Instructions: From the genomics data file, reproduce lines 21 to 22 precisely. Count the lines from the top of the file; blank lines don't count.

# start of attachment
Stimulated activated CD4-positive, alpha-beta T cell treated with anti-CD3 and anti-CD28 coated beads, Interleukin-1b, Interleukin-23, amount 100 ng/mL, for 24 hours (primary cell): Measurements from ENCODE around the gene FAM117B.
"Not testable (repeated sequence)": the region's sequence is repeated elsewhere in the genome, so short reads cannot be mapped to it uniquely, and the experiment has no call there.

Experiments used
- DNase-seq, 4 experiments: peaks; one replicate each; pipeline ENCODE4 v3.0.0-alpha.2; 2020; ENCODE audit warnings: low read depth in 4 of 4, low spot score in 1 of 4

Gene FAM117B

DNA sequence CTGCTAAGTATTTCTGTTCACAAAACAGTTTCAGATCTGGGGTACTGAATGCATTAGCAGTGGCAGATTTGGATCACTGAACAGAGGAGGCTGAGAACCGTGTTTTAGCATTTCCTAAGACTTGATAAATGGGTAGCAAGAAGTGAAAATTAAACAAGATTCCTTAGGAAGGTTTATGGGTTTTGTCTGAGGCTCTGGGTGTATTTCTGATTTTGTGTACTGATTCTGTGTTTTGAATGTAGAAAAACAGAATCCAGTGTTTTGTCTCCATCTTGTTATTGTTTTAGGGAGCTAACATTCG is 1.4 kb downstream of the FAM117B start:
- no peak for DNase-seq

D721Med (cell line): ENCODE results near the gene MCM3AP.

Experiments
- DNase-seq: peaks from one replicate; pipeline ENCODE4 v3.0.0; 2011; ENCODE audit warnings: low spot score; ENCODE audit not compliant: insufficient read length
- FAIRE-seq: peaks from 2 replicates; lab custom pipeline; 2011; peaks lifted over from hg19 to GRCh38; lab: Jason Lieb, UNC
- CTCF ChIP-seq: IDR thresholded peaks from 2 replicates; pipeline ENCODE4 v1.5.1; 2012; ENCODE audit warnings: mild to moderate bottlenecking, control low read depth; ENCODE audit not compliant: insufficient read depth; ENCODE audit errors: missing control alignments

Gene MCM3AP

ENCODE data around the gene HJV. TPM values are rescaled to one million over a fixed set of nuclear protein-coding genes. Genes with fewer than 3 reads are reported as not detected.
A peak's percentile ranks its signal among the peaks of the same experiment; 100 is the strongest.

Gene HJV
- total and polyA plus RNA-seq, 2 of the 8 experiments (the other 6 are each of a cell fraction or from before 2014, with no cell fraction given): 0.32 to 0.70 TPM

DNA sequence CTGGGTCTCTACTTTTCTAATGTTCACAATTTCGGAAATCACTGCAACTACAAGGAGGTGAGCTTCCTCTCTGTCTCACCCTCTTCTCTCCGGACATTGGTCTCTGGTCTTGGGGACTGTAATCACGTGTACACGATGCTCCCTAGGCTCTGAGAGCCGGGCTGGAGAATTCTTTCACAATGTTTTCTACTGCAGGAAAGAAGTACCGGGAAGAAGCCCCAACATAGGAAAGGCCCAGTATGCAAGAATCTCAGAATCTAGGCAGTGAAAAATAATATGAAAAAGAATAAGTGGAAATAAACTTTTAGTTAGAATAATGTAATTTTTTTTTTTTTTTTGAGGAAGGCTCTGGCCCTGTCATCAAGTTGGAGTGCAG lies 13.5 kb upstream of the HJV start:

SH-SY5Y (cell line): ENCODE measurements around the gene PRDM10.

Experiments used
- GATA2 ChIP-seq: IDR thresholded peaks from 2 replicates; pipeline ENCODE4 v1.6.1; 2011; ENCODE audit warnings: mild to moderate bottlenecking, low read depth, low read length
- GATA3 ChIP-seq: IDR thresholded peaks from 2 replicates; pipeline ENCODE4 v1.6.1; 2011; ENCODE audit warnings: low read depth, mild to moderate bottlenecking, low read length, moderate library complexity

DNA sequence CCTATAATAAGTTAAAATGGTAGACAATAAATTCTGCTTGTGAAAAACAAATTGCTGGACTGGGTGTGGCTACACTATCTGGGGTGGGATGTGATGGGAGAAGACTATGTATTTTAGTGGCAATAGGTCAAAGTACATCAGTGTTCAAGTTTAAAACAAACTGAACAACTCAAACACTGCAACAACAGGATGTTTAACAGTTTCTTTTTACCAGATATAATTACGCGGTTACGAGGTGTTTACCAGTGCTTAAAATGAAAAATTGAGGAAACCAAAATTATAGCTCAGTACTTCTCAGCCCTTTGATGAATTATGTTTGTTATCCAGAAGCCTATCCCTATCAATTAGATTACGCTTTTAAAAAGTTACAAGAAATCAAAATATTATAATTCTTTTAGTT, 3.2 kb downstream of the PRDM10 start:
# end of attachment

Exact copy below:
- GATA2 ChIP-seq: IDR thresholded peaks from 2 replicates; pipeline ENCODE4 v1.6.1; 2011; ENCODE audit warnings: mild to moderate bottlenecking, low read depth, low read length
- GATA3 ChIP-seq: IDR thresholded peaks from 2 replicates; pipeline ENCODE4 v1.6.1; 2011; ENCODE audit warnings: low read depth, mild to moderate bottlenecking, low read length, moderate library complexity